Constance Wu: It’s ‘Overdue’ for Sandra Oh to Host the Golden Globes

“Crazy Rich Asians” isn’t the only way Asian Americans are breaking the glass ceiling in Hollywood

Sandra Oh Constance Wu
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Golden Globes nomination day was one to celebrate for Asian Americans in Hollywood, as “Crazy Rich Asians” and its lead star, Constance Wu, earned nominations for Best Picture and Best Actress in a Musical or Comedy.

But that wasn’t the only big moment for Asians in Hollywood. For the first time on any major awards show — Oscars, Grammys, Tonys, Emmys or Golden Globes — an Asian will serve as host, as Sandra Oh is tapped to handle emcee duties for the Globes alongside Andy Samberg. And Constance Wu says it’s about time.

“It’s long overdue for Sandra to host,” Wu told TheWrap. “I remember reading an interview where she said that when she read the script for ‘Killing Eve,’ she assumed that she was being offered a supporting role. Those were the only kind of stories that have been offered in her career.”

“For a woman like her to assume that she isn’t getting offered leading roles, that in and of itself is a big indicator of the need for change. For a long time, people weren’t talking about that need, but now they are. And for her to be recognized for her role in ‘Killing Eve’ and to be hosting is just long overdue and I couldn’t think of anybody more deserving. It should have happened a long time ago,” Wu said.

Earlier this year, Sandra Oh’s performance in “Killing Eve” made her the first Asian woman to be nominated for a Best Lead Actress Emmy, and now she is adding a Golden Globe nomination to her list.

Wu is also making history, as she is the first Asian woman in 44 years to be nominated for Best Actress in a Musical or Comedy, and only the fourth in the history of the Globes. The other three were Machiko Kyo in 1957 for “The Teahouse of the August Moon,” Miyoshi Umeki in 1961 for “Flower Drum Song” — the only performance by an Asian woman to win an Oscar — and Yvonne Elliman in 1974 for “Jesus Christ Superstar.”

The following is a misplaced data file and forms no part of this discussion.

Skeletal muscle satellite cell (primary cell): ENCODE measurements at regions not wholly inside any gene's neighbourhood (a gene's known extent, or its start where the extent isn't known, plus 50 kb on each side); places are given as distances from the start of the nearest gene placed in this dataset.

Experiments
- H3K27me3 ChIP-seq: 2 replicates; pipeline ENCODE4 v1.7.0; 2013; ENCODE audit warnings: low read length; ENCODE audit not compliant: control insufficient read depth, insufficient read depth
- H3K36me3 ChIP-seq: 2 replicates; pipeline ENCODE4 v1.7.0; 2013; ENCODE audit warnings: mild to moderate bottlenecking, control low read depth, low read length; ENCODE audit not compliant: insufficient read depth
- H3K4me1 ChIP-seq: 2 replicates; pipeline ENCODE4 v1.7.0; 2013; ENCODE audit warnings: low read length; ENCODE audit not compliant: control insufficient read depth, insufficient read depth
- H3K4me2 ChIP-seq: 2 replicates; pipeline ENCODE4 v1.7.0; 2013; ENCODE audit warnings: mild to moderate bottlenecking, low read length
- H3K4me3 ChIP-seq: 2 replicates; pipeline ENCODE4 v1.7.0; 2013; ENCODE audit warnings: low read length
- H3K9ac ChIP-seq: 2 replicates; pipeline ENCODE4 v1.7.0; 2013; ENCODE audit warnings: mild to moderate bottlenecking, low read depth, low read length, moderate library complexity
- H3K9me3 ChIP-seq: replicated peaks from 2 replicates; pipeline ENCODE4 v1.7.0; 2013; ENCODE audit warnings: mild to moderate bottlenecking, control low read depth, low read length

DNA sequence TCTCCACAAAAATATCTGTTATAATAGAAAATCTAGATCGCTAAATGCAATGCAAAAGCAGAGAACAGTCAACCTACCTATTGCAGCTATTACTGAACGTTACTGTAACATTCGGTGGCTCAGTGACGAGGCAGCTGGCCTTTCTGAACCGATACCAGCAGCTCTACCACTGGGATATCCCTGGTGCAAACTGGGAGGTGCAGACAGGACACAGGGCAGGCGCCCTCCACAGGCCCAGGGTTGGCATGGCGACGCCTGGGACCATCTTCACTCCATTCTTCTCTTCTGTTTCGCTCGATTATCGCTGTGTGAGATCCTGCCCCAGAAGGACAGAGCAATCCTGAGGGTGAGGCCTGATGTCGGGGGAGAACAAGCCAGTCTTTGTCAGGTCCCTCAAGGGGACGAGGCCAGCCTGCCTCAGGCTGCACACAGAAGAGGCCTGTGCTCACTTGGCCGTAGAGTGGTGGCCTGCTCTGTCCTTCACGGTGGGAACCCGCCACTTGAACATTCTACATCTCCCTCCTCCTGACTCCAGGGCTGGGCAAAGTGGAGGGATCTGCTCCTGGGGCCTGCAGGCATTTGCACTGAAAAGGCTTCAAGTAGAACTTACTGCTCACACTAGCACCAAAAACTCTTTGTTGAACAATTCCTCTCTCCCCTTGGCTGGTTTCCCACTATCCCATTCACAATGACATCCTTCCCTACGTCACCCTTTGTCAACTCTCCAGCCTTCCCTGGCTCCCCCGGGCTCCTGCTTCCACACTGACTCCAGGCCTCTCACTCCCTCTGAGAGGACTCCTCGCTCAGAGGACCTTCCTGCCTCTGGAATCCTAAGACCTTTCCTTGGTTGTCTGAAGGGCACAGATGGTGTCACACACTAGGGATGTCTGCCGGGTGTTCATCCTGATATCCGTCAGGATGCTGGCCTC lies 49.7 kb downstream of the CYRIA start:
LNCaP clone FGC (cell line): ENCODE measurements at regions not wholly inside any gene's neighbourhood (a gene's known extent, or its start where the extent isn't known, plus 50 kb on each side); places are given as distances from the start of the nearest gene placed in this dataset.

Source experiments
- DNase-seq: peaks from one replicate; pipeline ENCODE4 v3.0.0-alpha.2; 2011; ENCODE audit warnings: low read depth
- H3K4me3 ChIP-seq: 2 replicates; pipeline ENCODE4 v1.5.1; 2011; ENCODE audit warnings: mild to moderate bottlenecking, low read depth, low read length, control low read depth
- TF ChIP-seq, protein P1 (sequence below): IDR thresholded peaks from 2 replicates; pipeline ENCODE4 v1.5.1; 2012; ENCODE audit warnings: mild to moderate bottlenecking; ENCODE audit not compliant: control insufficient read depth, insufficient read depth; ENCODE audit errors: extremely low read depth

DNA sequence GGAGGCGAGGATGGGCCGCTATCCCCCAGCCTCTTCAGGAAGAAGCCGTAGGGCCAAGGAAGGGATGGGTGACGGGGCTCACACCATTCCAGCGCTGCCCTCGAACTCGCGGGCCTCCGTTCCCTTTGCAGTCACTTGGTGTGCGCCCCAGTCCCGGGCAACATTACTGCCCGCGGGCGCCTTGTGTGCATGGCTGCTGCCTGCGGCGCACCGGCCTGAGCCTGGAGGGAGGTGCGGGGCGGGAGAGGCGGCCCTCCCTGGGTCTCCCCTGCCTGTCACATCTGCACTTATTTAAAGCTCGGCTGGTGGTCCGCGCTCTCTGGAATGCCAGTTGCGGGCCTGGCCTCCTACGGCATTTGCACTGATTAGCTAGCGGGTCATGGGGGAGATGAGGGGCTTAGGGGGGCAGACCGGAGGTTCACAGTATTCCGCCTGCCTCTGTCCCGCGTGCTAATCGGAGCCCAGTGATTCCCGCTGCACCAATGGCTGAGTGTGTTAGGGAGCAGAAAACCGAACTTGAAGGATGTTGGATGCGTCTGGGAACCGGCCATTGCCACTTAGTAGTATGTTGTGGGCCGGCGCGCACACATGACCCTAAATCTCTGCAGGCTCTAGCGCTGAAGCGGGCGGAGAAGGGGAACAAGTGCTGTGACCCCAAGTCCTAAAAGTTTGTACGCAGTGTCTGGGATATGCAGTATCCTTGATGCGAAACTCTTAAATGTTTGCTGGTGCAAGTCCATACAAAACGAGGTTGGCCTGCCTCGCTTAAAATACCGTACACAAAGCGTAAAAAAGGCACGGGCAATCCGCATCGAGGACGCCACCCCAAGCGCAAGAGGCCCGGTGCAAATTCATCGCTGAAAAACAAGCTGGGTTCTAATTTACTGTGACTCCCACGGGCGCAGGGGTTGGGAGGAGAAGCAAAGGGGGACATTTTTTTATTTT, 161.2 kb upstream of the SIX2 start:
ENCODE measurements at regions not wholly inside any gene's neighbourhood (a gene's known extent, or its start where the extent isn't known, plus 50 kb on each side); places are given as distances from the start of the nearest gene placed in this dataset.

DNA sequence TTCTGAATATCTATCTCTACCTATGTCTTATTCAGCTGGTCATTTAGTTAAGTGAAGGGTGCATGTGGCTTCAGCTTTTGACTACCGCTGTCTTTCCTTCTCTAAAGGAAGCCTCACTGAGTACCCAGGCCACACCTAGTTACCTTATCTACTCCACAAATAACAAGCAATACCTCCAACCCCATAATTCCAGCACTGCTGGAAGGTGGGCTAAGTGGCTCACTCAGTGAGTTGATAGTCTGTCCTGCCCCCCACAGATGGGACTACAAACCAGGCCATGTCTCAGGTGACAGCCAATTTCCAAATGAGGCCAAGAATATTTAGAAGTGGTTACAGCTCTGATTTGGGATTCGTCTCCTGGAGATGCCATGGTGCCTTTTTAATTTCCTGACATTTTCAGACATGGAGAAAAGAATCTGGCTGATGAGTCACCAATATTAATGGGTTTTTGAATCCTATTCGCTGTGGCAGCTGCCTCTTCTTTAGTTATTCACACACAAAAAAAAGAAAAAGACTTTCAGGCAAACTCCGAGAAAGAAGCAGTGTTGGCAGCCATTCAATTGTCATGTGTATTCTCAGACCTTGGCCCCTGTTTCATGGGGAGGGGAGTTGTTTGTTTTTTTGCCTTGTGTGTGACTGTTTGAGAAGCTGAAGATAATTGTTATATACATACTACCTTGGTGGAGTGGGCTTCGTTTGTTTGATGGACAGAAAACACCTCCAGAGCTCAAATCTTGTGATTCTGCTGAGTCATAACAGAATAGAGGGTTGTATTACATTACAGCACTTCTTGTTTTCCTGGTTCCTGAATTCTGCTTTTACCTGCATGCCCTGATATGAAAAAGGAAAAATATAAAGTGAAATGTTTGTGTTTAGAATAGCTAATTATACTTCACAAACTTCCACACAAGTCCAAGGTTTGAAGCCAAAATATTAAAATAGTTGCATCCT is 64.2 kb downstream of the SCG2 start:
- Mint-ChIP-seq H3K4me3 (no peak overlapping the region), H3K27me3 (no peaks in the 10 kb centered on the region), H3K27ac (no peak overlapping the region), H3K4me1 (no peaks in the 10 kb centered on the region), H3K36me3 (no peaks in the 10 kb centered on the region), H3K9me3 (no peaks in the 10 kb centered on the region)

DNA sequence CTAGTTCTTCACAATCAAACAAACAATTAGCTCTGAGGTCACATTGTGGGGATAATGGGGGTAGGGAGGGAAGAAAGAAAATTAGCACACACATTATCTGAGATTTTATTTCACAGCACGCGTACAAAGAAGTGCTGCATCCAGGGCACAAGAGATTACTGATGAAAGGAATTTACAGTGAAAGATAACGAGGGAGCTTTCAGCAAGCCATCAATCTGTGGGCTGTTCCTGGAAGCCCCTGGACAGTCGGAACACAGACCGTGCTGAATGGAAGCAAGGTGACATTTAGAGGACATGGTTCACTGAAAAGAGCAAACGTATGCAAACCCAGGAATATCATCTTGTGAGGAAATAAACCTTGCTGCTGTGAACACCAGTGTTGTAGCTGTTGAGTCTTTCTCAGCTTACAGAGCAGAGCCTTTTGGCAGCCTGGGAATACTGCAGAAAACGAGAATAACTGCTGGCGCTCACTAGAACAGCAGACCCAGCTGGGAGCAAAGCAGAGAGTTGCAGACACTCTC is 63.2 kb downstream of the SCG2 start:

Wu says she’s proud that “Crazy Rich Asians” is showing that there is a demand for Asian representation among moviegoers. And while other Asian actresses might look for roles where their ethnicity isn’t at the forefront of their character, she is looking for leading roles that are specifically informed by Asian-American culture, as in “Crazy Rich Asians.” Her words are similar to those of “This Is Us” star Sterling K. Brown, who, during his Golden Globe acceptance speech this year, said he was grateful to play a role specifically written for an African American.

“This might be a little controversial, but I want to do roles where the Asian part of my identity is essential to the role,” Wu says. “There are other Asian actresses who have said they believe they have achieved success when race is incidental to their character. But for me, there’s a difference between diversity and representation. Representing is about proudly putting forward the thing about you that makes you different, and it’s not just how you look.”

“I think that’s something I want Asian Americans to be proud of and to not see as incidental. I don’t think it should be the total of a character, but race does have an impact on who we are, and I want to be a part of stories that don’t neutralize that impact.”

“Crazy Rich Asians” is available on Blu-Ray and digital now. The 76th Annual Golden Globes will air on NBC on Jan. 6.